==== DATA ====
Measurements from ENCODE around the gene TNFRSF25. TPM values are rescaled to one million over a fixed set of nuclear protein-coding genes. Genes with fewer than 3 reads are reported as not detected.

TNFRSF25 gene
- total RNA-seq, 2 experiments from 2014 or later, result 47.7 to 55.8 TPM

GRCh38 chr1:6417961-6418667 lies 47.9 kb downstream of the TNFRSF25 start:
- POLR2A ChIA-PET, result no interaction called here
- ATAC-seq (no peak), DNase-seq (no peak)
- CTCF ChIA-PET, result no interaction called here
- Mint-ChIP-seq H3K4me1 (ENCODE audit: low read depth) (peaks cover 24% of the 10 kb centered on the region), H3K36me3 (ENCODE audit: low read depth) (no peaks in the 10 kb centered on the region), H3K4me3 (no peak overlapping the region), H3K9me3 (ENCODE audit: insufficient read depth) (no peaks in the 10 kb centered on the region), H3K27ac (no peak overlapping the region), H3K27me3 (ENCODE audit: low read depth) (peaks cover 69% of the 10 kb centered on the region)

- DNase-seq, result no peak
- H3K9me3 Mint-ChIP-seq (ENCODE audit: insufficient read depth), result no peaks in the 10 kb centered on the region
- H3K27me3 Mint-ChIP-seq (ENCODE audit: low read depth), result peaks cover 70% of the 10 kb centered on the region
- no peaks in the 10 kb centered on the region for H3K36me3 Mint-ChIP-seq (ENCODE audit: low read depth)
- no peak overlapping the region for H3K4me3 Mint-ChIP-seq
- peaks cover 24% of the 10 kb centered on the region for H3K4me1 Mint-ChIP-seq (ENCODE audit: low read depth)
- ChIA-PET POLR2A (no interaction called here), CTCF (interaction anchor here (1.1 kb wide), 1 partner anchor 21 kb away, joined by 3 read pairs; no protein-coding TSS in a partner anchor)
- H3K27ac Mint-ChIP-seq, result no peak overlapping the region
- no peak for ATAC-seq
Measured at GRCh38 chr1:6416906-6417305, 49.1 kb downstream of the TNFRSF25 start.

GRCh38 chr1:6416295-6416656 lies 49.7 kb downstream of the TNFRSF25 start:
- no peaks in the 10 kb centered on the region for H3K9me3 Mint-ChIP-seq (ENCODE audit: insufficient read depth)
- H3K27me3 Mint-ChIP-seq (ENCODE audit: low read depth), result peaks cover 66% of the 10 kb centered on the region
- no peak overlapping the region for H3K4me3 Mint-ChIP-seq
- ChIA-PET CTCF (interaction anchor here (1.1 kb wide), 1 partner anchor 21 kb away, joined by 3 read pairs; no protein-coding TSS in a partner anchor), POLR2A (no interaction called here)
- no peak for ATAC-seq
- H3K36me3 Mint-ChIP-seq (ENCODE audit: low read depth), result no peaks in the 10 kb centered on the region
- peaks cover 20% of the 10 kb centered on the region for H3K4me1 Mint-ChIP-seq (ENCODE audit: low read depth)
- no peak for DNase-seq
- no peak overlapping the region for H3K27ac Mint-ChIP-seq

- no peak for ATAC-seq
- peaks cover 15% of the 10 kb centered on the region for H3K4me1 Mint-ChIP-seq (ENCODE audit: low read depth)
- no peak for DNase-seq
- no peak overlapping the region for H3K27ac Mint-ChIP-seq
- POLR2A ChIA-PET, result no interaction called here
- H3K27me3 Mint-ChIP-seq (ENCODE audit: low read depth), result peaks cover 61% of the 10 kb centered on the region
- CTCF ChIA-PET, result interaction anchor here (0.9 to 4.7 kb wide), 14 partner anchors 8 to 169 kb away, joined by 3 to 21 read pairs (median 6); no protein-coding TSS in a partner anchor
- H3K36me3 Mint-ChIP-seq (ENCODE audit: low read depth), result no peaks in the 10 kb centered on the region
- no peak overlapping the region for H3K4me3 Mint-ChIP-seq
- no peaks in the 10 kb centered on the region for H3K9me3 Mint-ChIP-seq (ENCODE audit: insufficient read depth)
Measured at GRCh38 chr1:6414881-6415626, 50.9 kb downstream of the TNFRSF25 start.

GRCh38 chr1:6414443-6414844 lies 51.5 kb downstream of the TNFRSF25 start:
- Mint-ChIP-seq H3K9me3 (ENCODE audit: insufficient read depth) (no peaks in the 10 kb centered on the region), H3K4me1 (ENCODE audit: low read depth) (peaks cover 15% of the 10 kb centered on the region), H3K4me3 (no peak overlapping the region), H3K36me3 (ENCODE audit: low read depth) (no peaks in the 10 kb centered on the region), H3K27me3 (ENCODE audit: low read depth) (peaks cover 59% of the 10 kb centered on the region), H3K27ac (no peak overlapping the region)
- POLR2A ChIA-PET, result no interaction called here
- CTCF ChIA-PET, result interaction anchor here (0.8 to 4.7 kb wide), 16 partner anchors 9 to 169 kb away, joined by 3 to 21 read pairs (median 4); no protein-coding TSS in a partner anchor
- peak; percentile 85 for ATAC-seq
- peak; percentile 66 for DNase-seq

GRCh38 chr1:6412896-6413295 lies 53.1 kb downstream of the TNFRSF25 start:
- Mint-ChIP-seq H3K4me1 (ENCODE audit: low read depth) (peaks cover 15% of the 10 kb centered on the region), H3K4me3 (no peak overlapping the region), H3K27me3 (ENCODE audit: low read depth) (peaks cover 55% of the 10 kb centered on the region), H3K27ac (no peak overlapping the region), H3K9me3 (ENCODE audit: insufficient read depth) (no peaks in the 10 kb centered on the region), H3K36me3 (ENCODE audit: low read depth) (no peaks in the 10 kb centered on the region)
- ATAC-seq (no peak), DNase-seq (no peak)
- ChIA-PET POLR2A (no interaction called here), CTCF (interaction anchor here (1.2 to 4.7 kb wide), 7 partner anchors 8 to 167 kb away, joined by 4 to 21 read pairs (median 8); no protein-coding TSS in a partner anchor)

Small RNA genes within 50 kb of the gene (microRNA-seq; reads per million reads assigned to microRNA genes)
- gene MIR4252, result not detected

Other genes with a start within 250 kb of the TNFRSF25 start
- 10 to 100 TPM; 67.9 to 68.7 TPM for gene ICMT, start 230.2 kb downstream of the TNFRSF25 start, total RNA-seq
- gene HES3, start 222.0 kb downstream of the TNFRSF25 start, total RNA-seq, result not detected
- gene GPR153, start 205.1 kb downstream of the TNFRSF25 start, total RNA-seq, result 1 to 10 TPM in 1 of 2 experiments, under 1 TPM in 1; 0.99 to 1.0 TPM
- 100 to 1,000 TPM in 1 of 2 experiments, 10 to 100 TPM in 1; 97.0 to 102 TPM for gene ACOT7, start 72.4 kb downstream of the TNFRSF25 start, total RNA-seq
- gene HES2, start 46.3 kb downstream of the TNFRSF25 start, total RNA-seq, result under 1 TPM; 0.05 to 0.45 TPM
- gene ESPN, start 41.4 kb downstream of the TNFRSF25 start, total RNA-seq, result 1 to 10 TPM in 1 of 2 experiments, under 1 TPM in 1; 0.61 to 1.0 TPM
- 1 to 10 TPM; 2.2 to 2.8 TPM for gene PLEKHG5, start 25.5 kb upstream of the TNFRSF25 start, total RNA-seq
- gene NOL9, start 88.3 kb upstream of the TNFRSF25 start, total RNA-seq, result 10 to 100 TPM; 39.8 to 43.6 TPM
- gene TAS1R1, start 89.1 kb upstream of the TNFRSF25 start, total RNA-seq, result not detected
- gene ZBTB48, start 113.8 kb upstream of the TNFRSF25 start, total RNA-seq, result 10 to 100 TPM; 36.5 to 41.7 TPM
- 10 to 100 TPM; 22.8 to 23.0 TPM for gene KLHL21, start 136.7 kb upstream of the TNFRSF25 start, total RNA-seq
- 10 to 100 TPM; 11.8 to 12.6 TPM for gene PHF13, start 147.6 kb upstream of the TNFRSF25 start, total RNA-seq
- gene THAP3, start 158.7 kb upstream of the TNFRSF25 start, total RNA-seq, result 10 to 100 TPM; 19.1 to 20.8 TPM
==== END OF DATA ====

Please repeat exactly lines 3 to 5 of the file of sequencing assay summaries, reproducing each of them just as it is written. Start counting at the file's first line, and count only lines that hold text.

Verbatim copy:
- total RNA-seq, 2 experiments from 2014 or later, result 47.7 to 55.8 TPM

GRCh38 chr1:6417961-6418667 lies 47.9 kb downstream of the TNFRSF25 start:
- POLR2A ChIA-PET, result no interaction called here